Despite this, the AAT said his criminal conduct was “very serious”, and the Australian community would expect he should be deported.
The tribunal criticised him for failing to go to the Fijian Consulate or police at the time his Fijian passport was taken from him.
“His intention was to remain in Australia no matter what,” the tribunal found. “It was the reason why NSBB and his family agreed for Mr X to adopt him ... NSBB went along with Mr X’s fraudulent scheme ... NSBB has no one else to blame for making this choice.”
NSBB gave evidence that every time he spoke to Mr X about “fixing this mess”, Mr X told him there was nothing he could do. When he asked where Mr X got the passport, “he told me to mind my own business”, he told the tribunal.
“He said that was the only way to keep me in Australia. I didn’t know what to think, I just went along with it,” he said.
Mr X died of cancer about 12 years ago.
Between 1987 and 2013, the man applied for four Australian passports using the false identity, obtained a Victorian driving licence, opened bank accounts, and applied for and received Newstart when he was briefly out of work. The most recent passport application was in 2010.
The man told the tribunal he was remorseful, that he was relieved when he was caught, and that he felt he was “in a cage”. But the tribunal said it was hard to believe his remorse in light of the length of his offending, and that he was only sorry now because he was caught.
The tribunal found he might reoffend if he found himself in a situation where he needed to do so to serve his own interests or those of his family. Those risks were minimised because he had a close family, no issues of substance abuse or addiction, and was aware of the consequences of criminal conduct.
The tribunal found the interests of the man’s family, particularly his teenage daughter, weighed heavily in his favour.
The daughter is entering her final year of school and her older brother is studying. Both were born in Australia. The tribunal found that NSBB had an “extremely close and loving” relationship with his daughter, and that separation from her father would be difficult for the daughter at a “particularly delicate stage of her teenage development”.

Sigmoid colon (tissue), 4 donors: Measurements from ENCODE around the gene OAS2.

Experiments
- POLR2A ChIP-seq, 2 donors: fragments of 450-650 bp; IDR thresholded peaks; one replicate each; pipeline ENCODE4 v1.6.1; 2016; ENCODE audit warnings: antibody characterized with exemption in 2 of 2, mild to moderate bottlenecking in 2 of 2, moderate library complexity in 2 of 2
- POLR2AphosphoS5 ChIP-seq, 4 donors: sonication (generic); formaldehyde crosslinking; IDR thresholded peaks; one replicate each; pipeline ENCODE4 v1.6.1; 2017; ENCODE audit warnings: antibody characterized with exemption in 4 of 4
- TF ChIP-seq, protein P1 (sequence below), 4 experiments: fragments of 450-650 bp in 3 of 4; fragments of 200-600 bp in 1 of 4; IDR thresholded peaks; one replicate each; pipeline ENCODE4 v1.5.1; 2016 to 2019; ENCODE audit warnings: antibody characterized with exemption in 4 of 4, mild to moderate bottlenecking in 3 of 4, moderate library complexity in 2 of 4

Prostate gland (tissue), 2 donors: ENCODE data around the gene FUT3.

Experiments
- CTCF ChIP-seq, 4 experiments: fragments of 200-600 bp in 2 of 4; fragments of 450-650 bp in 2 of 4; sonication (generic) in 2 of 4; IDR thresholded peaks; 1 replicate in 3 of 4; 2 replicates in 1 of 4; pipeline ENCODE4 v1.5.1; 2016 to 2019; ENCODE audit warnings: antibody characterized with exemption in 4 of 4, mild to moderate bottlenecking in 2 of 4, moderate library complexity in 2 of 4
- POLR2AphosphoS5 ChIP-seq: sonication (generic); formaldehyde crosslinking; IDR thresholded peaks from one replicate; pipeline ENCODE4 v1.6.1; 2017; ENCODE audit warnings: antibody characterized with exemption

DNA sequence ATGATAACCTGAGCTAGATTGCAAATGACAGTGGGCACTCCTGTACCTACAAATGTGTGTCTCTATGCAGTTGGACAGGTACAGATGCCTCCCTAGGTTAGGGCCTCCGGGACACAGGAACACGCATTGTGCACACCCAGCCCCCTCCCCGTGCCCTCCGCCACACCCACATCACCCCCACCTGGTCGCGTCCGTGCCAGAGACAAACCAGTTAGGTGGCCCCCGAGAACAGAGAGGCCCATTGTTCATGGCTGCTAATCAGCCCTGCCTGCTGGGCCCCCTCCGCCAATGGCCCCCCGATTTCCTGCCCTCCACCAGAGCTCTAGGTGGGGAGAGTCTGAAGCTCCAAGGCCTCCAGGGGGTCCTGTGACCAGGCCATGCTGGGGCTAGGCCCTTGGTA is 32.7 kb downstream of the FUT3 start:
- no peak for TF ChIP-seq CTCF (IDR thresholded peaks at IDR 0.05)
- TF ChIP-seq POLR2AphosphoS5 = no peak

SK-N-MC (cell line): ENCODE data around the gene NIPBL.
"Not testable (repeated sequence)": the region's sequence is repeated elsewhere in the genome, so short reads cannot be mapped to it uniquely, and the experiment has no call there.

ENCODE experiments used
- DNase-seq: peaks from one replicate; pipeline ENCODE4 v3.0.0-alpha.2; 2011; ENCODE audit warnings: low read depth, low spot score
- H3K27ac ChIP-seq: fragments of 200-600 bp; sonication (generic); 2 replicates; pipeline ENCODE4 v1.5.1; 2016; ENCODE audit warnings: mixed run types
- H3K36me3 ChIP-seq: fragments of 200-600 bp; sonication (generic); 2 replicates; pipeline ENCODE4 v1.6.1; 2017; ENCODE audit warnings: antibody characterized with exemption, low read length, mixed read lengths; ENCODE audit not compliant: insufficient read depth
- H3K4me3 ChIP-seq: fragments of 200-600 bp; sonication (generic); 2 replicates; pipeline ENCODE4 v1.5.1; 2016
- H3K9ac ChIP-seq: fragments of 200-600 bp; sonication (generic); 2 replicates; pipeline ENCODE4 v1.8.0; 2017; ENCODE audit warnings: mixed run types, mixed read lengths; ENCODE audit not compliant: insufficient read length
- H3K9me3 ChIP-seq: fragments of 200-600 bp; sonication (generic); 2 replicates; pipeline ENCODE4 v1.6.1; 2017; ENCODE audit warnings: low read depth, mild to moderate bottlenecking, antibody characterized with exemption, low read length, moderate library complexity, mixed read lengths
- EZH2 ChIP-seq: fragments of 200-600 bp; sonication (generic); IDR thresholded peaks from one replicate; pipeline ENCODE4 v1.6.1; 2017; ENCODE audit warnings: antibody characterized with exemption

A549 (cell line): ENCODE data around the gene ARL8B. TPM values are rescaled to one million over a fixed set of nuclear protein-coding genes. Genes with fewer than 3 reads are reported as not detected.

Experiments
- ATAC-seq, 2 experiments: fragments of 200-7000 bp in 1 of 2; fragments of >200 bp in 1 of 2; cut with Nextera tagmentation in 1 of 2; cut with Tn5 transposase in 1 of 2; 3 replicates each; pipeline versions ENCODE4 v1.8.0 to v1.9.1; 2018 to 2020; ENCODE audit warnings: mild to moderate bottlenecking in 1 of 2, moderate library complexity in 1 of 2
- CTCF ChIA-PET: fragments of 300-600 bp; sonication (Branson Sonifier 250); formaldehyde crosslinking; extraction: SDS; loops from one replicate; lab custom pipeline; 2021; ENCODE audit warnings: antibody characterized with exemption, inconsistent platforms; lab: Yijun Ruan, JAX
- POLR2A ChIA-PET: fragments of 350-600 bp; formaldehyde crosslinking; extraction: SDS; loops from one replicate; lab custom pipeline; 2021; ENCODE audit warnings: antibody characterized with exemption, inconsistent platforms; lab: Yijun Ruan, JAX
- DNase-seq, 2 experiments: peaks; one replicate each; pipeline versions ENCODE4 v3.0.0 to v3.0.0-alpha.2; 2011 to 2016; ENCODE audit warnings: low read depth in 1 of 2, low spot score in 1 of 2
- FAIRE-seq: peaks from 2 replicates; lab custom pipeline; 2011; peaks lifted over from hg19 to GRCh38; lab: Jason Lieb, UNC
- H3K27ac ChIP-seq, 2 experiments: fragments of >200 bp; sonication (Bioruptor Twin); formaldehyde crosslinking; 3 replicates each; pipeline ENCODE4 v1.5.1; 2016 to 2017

The man’s lawyer, Olga Nazha of Bardo Lawyers, told BuzzFeed News the decision was “fair taking into account all of the circumstances” of her client.
“At the end of the day, we’re all Australian,” she said. “We pride ourselves on giving each other a fair go. Where a person is remorseful and has taken steps to rehabilitate or made an active change, then I think we as a community should accept that and accept them.”
Attorney-general Christian Porter has come under fire this week for “stacking” the AAT with “Liberal mates”, including a number of former Liberal MPs.
Defending his decision on Perth’s 6PR radio, Porter said this batch of appointments was intended to get AAT members who would “reflect community values” on migration issues, particularly where the minister had taken visas from people who had been charged and convicted of criminal offences in Australia.
“We have had a very large number of ministerial migration decisions overturned by the AAT, about 39% for last year,” he said.
A spokesperson for the Department of Home Affairs told BuzzFeed News the department does not comment on individual cases.